Wow. 2009 is nearly over—and what a year it has been. As I write this, health care reform bills have been passed by the House and have moved to the floor in the Senate. The Centers for Medicare & Medicaid Services have proposed some significant cuts to Medicare spending in 2010. Congress is in the process of permanently fixing the physician payment formula that causes great consternation each fall. And, I didn’t even mention the ups and downs with the economy…
There has, however, been one resounding message that I have heard from all of you during the course of the year, both at programs where I lecture and in letters responding to this column: Those O.D.s who have incorporated medical eye care into their practices and who have learned how to appropriately code and bill for their services have fared much, much better than practices that are primarily dependent on retail sales.
One great thing about the practice of optometry is that we can have our cake and eat it, too. Developing a great practice built upon professional services is not mutually exclusive of providing a great retail experience for patients—we can excel at both!
With that in mind, I’d like to share a few questions sent in by readers during the past year:
In the article “Common Codes for the Retina” (October 2009), it said, “92250 and 92135 are considered mutually exclusive under the National Correct Code Initiative (NCCI), so don’t bill for these for the same patient on the same day.” However, the rep from [one manufacturer of spectral domain ocular coherence tomographers] said you can, if you bill one of the procedures using the 92499 code. What do you say about that? Just rep talk or true?
Unfortunately, it’s just rep talk. The CPT clearly states that a physician is obligated to use the CPT code that most accurately describes the service provided. Since there is a specific code for both scanning laser diagnostic imaging (92135) and fundus photography (92250), using 92499 (unlisted ophthalmic procedure) to describe either of those services would be highly inappropriate.
I heard from a colleague that I can bill both the vision carrier and the medical carrier for the same visit if the patient has both a medical diagnosis and a vision diagnosis. Is that true?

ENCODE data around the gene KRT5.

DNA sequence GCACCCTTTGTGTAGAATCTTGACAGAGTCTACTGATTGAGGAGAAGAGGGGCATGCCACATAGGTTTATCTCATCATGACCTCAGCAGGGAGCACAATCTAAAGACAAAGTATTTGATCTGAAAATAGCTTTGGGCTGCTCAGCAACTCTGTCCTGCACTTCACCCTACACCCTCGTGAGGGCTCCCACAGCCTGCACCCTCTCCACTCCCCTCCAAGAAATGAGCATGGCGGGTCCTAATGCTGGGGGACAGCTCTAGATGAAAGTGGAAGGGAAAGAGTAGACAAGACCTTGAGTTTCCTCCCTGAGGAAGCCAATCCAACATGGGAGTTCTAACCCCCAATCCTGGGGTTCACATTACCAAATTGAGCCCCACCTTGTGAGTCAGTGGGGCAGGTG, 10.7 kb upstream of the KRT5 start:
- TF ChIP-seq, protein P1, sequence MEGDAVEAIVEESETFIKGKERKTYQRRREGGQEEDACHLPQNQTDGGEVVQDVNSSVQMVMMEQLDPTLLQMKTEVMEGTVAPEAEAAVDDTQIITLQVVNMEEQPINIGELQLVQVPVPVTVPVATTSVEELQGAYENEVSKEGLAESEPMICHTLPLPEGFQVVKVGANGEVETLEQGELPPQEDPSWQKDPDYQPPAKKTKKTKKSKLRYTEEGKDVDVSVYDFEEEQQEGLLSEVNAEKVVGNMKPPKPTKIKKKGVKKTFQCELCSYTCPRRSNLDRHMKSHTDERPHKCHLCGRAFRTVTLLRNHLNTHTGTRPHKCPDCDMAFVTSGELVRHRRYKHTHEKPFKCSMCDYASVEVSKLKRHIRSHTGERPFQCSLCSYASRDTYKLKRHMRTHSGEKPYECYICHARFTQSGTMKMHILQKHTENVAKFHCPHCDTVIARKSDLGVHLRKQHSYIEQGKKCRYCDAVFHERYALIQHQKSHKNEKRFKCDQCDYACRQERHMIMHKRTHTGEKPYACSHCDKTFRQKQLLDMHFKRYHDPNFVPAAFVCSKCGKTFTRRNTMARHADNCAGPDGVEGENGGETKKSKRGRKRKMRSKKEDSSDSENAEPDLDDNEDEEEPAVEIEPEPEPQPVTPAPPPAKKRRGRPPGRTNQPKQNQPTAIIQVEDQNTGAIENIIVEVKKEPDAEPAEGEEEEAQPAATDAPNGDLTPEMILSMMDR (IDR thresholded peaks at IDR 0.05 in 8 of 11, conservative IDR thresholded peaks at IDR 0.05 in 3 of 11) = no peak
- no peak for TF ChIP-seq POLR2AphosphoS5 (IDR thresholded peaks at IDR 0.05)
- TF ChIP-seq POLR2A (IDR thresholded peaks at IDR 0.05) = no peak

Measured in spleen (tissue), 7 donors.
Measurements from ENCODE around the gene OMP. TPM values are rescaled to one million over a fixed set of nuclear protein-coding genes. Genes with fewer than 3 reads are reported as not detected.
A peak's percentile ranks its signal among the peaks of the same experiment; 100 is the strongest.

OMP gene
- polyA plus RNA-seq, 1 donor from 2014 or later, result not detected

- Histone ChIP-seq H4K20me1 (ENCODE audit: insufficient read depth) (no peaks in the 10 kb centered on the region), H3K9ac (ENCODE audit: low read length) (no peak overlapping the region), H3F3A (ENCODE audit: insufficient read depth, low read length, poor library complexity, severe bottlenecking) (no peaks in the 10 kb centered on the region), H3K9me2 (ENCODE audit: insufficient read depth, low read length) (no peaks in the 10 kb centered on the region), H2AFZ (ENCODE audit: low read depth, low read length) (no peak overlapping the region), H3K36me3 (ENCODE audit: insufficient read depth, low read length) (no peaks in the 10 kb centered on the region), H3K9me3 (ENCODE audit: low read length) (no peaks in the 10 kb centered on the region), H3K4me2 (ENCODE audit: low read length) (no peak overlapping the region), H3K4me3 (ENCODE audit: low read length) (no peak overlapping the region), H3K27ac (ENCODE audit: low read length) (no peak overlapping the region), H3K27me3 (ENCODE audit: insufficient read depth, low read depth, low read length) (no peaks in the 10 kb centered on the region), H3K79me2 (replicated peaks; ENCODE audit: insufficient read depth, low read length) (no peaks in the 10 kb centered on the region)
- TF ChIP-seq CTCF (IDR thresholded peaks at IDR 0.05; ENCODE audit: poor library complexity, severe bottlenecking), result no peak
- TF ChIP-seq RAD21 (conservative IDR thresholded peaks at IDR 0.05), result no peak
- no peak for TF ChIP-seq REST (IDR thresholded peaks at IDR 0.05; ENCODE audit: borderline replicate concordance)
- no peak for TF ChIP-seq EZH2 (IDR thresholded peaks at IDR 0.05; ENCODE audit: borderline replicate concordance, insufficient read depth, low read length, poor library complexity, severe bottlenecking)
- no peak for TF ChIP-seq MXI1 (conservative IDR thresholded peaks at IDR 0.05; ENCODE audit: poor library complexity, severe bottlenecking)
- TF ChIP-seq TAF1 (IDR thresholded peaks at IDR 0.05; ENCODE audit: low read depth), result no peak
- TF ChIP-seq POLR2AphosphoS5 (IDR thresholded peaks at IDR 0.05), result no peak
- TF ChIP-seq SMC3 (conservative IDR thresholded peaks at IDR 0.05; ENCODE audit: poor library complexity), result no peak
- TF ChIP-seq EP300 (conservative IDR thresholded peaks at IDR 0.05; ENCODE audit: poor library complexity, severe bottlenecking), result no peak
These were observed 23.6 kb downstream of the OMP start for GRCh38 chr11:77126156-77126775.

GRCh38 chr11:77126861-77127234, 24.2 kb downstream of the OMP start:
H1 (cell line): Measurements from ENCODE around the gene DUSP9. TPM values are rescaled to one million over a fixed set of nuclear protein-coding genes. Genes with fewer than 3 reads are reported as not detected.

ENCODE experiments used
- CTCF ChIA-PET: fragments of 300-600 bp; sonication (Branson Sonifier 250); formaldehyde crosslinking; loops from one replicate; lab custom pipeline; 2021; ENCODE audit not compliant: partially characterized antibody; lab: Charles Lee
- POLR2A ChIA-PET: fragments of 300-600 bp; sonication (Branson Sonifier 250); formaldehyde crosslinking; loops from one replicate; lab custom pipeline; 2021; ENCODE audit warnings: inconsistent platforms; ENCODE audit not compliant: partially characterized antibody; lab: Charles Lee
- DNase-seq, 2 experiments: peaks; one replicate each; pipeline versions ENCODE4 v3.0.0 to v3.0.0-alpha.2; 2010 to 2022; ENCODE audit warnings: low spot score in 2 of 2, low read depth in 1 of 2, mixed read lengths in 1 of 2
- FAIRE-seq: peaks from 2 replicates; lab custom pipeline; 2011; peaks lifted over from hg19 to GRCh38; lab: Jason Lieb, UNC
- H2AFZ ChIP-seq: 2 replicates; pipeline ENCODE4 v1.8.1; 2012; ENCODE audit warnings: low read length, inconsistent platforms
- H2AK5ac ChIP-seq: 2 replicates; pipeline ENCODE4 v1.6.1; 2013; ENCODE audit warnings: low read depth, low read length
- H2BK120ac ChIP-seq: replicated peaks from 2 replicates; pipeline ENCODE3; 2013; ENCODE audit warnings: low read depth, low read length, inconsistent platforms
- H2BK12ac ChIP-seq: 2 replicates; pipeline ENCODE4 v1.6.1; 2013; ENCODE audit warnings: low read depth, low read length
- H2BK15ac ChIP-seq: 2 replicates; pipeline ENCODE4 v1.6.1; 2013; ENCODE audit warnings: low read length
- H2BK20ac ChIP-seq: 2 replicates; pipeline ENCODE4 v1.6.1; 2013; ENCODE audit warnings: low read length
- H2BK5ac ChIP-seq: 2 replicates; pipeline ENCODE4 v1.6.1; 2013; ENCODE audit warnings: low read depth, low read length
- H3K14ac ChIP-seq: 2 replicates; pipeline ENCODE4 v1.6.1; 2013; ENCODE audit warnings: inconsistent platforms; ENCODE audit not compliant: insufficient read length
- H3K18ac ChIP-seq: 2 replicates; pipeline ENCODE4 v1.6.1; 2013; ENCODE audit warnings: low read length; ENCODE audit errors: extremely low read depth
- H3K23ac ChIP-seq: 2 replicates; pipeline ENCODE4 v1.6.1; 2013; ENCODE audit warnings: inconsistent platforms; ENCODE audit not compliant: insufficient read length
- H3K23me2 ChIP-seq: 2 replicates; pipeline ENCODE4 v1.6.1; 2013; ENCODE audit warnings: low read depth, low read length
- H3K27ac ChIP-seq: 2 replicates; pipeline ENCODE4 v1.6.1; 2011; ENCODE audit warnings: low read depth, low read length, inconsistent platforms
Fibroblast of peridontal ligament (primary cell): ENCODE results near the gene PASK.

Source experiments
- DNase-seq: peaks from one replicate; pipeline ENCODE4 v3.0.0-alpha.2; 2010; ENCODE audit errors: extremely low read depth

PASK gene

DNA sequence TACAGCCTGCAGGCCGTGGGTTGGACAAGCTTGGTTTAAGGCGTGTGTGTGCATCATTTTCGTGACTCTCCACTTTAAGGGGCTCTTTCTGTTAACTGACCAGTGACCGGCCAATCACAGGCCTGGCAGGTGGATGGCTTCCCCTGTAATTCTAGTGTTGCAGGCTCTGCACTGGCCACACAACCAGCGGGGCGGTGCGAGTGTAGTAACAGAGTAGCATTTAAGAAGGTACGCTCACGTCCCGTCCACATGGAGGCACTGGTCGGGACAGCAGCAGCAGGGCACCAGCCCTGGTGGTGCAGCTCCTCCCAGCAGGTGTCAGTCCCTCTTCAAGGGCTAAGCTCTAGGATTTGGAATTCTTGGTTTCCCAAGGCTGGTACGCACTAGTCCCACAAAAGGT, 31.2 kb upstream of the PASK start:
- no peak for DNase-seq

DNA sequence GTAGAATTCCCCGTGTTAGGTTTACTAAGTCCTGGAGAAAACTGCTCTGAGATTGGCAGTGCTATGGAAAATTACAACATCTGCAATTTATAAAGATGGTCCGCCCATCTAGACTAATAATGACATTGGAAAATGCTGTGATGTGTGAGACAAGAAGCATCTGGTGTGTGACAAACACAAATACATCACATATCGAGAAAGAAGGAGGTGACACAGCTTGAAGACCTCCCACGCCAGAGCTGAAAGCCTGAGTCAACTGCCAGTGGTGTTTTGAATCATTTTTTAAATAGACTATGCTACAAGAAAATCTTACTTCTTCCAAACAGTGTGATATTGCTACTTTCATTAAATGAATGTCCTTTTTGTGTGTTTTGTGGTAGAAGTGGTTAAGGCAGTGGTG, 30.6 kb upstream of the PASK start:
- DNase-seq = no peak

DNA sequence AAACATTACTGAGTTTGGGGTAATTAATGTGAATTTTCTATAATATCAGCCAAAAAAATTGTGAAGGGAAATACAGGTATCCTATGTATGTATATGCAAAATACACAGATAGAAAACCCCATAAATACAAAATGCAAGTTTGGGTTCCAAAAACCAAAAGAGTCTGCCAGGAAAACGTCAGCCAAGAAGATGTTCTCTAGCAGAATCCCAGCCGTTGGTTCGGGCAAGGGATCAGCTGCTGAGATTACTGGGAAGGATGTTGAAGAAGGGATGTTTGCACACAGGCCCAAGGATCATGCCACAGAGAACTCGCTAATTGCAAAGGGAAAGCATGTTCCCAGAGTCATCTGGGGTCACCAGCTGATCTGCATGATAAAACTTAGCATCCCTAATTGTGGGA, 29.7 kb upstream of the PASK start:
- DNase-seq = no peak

Unfortunately, it’s not. The nature of the visit, as well as the party responsible for payment, is determined by a combination of the nature of the chief complaint and contractual obligations of each respective carrier. For example, I have had many individuals try and convince me (unsuccessfully, by the way) that if a patient presents with vision coverage and has diabetes, they can bill the vision carrier for the refraction portion of the examination only and the medical carrier for the rest of the examination because the reimbursement is higher. This is a clear violation of both procedure and policy.
If your provider agreement with the vision carrier stipulates that you perform a 92004/92014/ 92002/92012 and a 92015 with the patient, then you must perform those services and bill to the vision carrier accordingly. Any subsequent services required by medical necessity—photos, fields, etc.—can be ordered and performed by the physician and billed to the medical carrier.
Keep in mind that the core fundamental concepts of medical necessity and chief complaint play a significant role in what you do and how you do it. (See “Two Key Terms for Compliance,” June 2009, for more detail regarding these concepts.)
I wish you all of the best. Happy Holidays and Happy New Year! Next year will be an exciting one to be sure. Buckle up and read us monthly to keep up with all of the changes coming our way!
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